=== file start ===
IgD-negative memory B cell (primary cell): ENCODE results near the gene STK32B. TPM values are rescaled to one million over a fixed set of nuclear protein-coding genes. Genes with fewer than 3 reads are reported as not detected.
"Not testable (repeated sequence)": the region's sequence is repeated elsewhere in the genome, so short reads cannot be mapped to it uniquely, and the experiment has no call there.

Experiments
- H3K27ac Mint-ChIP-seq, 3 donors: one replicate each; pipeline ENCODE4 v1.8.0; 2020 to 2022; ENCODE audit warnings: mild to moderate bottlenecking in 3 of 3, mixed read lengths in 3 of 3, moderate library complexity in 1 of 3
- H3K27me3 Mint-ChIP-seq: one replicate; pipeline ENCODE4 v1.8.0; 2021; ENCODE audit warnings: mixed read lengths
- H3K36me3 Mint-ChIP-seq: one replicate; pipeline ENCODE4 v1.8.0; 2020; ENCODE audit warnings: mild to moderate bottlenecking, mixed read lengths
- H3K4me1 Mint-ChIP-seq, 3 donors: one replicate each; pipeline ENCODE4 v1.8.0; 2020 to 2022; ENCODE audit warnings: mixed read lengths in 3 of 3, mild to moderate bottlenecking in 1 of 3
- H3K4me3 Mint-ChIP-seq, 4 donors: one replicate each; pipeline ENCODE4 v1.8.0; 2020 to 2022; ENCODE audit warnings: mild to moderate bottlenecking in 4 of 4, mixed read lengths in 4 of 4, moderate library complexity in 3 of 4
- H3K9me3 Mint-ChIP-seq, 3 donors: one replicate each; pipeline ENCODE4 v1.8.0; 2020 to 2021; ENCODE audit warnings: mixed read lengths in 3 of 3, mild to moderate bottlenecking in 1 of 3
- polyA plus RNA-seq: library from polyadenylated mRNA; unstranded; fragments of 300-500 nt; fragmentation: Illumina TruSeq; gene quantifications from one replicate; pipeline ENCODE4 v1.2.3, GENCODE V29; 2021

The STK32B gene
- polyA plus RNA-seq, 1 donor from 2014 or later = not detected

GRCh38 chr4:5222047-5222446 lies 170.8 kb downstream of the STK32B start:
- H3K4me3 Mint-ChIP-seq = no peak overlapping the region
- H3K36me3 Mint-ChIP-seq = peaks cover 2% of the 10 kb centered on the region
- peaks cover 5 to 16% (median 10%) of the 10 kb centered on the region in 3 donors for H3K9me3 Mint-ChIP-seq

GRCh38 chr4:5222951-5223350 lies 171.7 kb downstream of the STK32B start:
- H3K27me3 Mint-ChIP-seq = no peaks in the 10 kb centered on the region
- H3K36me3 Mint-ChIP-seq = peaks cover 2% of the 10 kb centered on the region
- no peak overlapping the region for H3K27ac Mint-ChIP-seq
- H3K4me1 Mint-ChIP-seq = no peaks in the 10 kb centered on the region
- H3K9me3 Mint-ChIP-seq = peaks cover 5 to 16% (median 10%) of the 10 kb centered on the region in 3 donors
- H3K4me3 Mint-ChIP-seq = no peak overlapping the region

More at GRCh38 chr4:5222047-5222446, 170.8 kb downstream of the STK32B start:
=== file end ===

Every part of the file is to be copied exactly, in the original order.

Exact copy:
IgD-negative memory B cell (primary cell): ENCODE results near the gene STK32B. TPM values are rescaled to one million over a fixed set of nuclear protein-coding genes. Genes with fewer than 3 reads are reported as not detected.
"Not testable (repeated sequence)": the region's sequence is repeated elsewhere in the genome, so short reads cannot be mapped to it uniquely, and the experiment has no call there.

Experiments
- H3K27ac Mint-ChIP-seq, 3 donors: one replicate each; pipeline ENCODE4 v1.8.0; 2020 to 2022; ENCODE audit warnings: mild to moderate bottlenecking in 3 of 3, mixed read lengths in 3 of 3, moderate library complexity in 1 of 3
- H3K27me3 Mint-ChIP-seq: one replicate; pipeline ENCODE4 v1.8.0; 2021; ENCODE audit warnings: mixed read lengths
- H3K36me3 Mint-ChIP-seq: one replicate; pipeline ENCODE4 v1.8.0; 2020; ENCODE audit warnings: mild to moderate bottlenecking, mixed read lengths
- H3K4me1 Mint-ChIP-seq, 3 donors: one replicate each; pipeline ENCODE4 v1.8.0; 2020 to 2022; ENCODE audit warnings: mixed read lengths in 3 of 3, mild to moderate bottlenecking in 1 of 3
- H3K4me3 Mint-ChIP-seq, 4 donors: one replicate each; pipeline ENCODE4 v1.8.0; 2020 to 2022; ENCODE audit warnings: mild to moderate bottlenecking in 4 of 4, mixed read lengths in 4 of 4, moderate library complexity in 3 of 4
- H3K9me3 Mint-ChIP-seq, 3 donors: one replicate each; pipeline ENCODE4 v1.8.0; 2020 to 2021; ENCODE audit warnings: mixed read lengths in 3 of 3, mild to moderate bottlenecking in 1 of 3
- polyA plus RNA-seq: library from polyadenylated mRNA; unstranded; fragments of 300-500 nt; fragmentation: Illumina TruSeq; gene quantifications from one replicate; pipeline ENCODE4 v1.2.3, GENCODE V29; 2021

The STK32B gene
- polyA plus RNA-seq, 1 donor from 2014 or later = not detected

GRCh38 chr4:5222047-5222446 lies 170.8 kb downstream of the STK32B start:
- H3K4me3 Mint-ChIP-seq = no peak overlapping the region
- H3K36me3 Mint-ChIP-seq = peaks cover 2% of the 10 kb centered on the region
- peaks cover 5 to 16% (median 10%) of the 10 kb centered on the region in 3 donors for H3K9me3 Mint-ChIP-seq

GRCh38 chr4:5222951-5223350 lies 171.7 kb downstream of the STK32B start:
- H3K27me3 Mint-ChIP-seq = no peaks in the 10 kb centered on the region
- H3K36me3 Mint-ChIP-seq = peaks cover 2% of the 10 kb centered on the region
- no peak overlapping the region for H3K27ac Mint-ChIP-seq
- H3K4me1 Mint-ChIP-seq = no peaks in the 10 kb centered on the region
- H3K9me3 Mint-ChIP-seq = peaks cover 5 to 16% (median 10%) of the 10 kb centered on the region in 3 donors
- H3K4me3 Mint-ChIP-seq = no peak overlapping the region

More at GRCh38 chr4:5222047-5222446, 170.8 kb downstream of the STK32B start: